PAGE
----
Dealing with Resistance in Initial Intake and Inquiry Calls to Mediation: The Power of “Willing”

Date01 March 2016
Published date01 March 2016
C R Q, vol. 33, no. 3, Spring 2016 235
© 2016 Wiley Periodicals, Inc. and the Association for Confl ict Resolution
Published online in Wiley Online Library ( • DOI: 10.1002/crq.21157
Dealing with Resistance in Initial Intake and Inquiry
Calls to Mediation: The Power of “Willing”
Rein Sikveland
Elizabeth Stokoe
is article explores how to best deal with resistance during and beyond
initial encounters with prospective mediation clients.  e study is based
on a large data set of intake calls to community and family media-
tion services in the United Kingdom. Using conversation analytic tech-
niques, we studied instances where call takers invited prospective clients
to make a fi rst appointment. We found that questions or proposals
addressing whether the caller would be willing to mediate generated
stronger agreement from the caller than when other formats were used.
We discuss how to best establish eff ective practice in order to develop
better training for mediators.
Mediation services specialize in helping people in confl ict come to a
resolution. But mediators often meet resistance to engage their ser-
vices from their prospective clients. Clients may, for example, doubt the
usefulness of mediation compared to other services, such as going to the
police, a lawyer, or court—institutions that are more explicitly on the cli-
ent’s side in a confl ict. Many clients encounter mediation services only
once.  erefore, although their perception of mediation may change dur-
ing the process, it is all the more important to understand clients’ pref-
erences and motivations before the process starts (Shestowsky and Brett
2008). Relevant insights can then inform eff ective methods of commu-
nicating mediation to secure clients in the fi rst place and then during the
mediation process. Securing clients is necessary to ensure that mediation
services are available; without suffi cient clients, mediation services will nei-
ther generate (as a commercial endeavor) nor attract (as a third sector or
charitable organization) enough funding to survive.
236 sikveland, stokoe
C R Q • DOI: 10.1002/crq
is article focuses on one way of dealing eff ectively with resistance in
initial inquiry and intake telephone calls to mediation. One aim in these
calls is to convert callers into clients; the intake call in fact may be the only
chance a mediation service has to secure a particular client. To achieve this,
it is essential that call takers are prepared to deal with resistance from pro-
spective clients and anticipate how they might reject mediation initially.
In uencing Client Motivation to Mediate
For people in dispute, the court route can be time-consuming and expen-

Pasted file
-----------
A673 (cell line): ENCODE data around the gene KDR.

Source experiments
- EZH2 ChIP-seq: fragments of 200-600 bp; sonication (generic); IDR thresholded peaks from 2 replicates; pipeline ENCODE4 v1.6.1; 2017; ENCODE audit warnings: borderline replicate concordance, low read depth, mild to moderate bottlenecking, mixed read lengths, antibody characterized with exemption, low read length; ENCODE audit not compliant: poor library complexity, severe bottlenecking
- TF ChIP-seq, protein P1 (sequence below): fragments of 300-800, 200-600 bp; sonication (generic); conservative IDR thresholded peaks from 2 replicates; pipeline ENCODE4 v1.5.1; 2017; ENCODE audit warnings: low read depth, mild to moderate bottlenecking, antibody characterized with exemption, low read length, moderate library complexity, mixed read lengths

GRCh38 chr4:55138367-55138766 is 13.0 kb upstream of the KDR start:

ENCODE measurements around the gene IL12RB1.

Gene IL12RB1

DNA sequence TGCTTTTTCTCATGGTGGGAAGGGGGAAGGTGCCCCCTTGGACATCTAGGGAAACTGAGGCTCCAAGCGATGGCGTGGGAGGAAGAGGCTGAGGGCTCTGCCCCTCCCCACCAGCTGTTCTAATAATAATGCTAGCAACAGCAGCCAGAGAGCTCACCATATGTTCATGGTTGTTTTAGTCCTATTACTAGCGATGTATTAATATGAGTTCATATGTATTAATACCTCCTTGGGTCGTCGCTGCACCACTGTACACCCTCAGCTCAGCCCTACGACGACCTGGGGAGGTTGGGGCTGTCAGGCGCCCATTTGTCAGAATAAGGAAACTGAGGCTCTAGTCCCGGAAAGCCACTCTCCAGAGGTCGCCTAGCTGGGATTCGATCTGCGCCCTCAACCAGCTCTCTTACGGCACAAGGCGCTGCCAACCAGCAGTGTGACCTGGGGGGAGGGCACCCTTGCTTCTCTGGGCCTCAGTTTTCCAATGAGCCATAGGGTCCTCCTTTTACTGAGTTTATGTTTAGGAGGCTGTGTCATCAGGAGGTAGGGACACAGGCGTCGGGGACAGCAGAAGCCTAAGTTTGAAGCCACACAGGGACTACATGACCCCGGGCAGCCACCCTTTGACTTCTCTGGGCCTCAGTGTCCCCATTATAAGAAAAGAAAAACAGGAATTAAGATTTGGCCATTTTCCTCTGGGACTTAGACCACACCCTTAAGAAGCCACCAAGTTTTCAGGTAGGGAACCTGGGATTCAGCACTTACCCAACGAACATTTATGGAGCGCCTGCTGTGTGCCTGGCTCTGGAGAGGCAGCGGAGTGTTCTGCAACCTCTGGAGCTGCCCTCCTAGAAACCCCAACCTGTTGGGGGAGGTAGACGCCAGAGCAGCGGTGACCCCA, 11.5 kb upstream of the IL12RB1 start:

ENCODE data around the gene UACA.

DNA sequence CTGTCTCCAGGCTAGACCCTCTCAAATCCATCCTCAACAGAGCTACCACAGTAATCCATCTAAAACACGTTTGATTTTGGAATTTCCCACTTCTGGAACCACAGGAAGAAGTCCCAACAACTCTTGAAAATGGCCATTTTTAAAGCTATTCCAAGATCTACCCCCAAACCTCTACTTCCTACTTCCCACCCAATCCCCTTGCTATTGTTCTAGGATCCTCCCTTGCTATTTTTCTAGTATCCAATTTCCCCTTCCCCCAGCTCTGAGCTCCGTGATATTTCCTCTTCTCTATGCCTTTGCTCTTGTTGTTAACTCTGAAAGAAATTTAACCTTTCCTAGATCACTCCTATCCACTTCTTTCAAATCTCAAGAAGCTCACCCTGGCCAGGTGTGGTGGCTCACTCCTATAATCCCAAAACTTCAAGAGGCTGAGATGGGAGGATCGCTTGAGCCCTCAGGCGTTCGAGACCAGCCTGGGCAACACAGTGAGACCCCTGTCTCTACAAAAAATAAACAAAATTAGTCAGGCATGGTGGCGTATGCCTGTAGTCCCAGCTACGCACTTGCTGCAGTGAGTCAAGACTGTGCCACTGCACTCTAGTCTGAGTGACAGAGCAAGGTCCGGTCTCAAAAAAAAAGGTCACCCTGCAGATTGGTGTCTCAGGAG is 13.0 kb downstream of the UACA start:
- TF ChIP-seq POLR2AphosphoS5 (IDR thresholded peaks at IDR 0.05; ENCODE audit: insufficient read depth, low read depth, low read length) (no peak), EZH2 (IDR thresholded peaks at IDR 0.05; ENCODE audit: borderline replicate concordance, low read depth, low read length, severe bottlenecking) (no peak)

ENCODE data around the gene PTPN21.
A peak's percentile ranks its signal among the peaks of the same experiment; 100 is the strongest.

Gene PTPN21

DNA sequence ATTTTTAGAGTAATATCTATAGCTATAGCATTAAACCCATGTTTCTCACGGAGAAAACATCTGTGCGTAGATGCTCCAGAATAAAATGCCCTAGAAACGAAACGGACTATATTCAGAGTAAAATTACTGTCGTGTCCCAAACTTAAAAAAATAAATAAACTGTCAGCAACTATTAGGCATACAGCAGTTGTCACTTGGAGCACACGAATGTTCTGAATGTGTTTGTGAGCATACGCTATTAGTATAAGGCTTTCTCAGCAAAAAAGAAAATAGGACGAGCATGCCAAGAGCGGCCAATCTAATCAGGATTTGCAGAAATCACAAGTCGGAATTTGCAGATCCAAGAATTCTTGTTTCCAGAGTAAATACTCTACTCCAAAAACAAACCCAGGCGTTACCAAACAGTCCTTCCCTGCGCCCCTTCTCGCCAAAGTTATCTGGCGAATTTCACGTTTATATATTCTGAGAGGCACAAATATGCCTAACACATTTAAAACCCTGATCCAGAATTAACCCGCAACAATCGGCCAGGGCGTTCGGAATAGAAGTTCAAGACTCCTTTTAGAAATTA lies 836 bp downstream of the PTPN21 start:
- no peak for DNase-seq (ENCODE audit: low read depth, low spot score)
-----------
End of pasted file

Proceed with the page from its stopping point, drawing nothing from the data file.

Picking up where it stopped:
sive, and they may stand a better chance of resolving the root of the con-
ict by meeting their challenges through mediation (Hodak 2003; Wall,
Dunne, and Chan-Serafi n 2011). Although mediation as a route to con-
ict resolution is favored by the courts in many cases (Lande 2002), this is
not in itself a selling point to prospective clients. In order to gain a better
understanding of what works (and not) in mediation, it is necessary to
study mediators’ strategies and their outcomes, which also involves identi-
fying what disputants want and how they interact with the other party and
the mediator (Wall and Chan-Serafi n 2014).
e mechanisms by which practitioners manage to persuade clients
has attracted the attention of both psychologists and businesspeople,
resulting in widely known publications on how to increase eff ectiveness
in the negotiation (Cialdini 1993; Fisher, Ury, and Patton 2011). Notions
of negotiation techniques seem to vary with context. For clinicians, shared
decision making has become an important concept, for example, when
they engage in diffi cult conversations with patients about prenatal diagno-
ses and pregnancy risks (Elwyn, Gray, and Clarke 2000). And within dis-
pute resolution, the literature recommends that entry to mediation should
be noncoercive, or free of explicit coercion (Hedeen 2005). Although these
diff erent concepts are based within diff erent types of services, what they
have in common is the focus on client autonomy, engagement, and control
in the negotiation process; we might also associate these concepts with cli-
ent commitment in the literature on business negotiation (Cialdini 1993).
Within behavioral science, “nudge” research provides an interesting
conceptual starting point for studying persuasion, where interventions
improve decision making while maintaining freedom of choice ( aler
and Sunstein 2008). Subtle changes in wording can infl uence people’s
subsequent behaviors without explicitly telling them what to do (Bryan,

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